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Alarming photos of the uninhabited island that's home to 37 million pieces of trash

Business Insider Logo By Melia Robinson of Business Insider | Slide 1 of 14:  A small island smack in the middle of the South Pacific has never been inhabited by people - and yet, its white sand beaches are  home to more than 37 million pieces of junk. Every day on Henderson Island - one of the most remote places on Earth - trash from every continent except Antarctica washes up its shores. Fishing nets and floats, water bottles, and plastics break into small particles against the rocks and sand.In 2015, Jennifer Lavers, a researcher at the University of Tasmania, traveled to Henderson in  an effort to document the extent of plastics pollution. Her research paper  has since gone viral. Lavers shared images from her trip with us.

A small island smack in the middle of the South Pacific has never been inhabited by people - and yet, its white sand beaches are home to more than 37 million pieces of junk.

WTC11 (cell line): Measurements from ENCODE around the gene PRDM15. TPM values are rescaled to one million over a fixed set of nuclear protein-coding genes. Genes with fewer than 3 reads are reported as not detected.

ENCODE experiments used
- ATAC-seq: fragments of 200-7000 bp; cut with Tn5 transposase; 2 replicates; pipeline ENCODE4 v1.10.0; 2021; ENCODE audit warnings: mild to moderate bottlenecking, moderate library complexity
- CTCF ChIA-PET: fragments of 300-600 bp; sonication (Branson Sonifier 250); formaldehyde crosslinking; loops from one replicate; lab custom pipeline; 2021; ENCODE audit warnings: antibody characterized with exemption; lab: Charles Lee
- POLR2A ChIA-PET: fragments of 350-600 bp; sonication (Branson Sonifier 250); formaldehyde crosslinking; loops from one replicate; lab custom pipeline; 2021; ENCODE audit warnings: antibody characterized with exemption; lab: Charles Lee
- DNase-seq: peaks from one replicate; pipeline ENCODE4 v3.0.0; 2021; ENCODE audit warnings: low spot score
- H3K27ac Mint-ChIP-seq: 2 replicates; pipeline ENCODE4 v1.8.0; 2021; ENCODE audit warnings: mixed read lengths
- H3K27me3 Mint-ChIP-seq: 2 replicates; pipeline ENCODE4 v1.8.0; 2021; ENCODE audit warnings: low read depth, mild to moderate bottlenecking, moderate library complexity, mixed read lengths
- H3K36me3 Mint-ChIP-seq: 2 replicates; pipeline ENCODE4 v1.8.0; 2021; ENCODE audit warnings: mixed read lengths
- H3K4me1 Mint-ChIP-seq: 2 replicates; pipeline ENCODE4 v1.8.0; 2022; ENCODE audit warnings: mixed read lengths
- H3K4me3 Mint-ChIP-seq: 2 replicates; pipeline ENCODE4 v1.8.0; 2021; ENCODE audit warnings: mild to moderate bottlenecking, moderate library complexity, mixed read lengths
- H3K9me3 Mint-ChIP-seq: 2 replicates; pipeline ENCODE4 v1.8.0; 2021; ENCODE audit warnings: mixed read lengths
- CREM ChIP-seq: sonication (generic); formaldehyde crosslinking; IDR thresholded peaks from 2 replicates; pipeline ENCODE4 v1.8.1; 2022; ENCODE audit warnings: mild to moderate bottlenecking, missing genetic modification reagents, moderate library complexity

Every day on Henderson Island - one of the most remote places on Earth - trash from every continent except Antarctica washes up its shores. Fishing nets and floats, water bottles, and plastics break into small particles against the rocks and sand.

In 2015, Jennifer Lavers, a researcher at the University of Tasmania, traveled to Henderson in an effort to document the extent of plastics pollution. Her research paper has since gone viral.

Lavers shared images from her trip with us.

© Jennifer Lavers

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